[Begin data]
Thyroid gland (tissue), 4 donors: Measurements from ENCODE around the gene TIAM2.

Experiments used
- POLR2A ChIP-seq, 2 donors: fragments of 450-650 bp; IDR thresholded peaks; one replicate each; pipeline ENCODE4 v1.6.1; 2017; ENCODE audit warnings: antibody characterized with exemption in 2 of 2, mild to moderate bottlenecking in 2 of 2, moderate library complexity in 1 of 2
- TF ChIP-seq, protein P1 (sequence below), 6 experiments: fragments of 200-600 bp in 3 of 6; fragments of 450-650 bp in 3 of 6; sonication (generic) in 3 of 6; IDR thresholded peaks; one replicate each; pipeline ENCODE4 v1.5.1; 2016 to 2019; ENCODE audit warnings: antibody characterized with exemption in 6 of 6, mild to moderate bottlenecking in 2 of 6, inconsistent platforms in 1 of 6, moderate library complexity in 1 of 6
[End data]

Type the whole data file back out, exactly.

Thyroid gland (tissue), 4 donors: Measurements from ENCODE around the gene TIAM2.

Experiments used
- POLR2A ChIP-seq, 2 donors: fragments of 450-650 bp; IDR thresholded peaks; one replicate each; pipeline ENCODE4 v1.6.1; 2017; ENCODE audit warnings: antibody characterized with exemption in 2 of 2, mild to moderate bottlenecking in 2 of 2, moderate library complexity in 1 of 2
- TF ChIP-seq, protein P1 (sequence below), 6 experiments: fragments of 200-600 bp in 3 of 6; fragments of 450-650 bp in 3 of 6; sonication (generic) in 3 of 6; IDR thresholded peaks; one replicate each; pipeline ENCODE4 v1.5.1; 2016 to 2019; ENCODE audit warnings: antibody characterized with exemption in 6 of 6, mild to moderate bottlenecking in 2 of 6, inconsistent platforms in 1 of 6, moderate library complexity in 1 of 6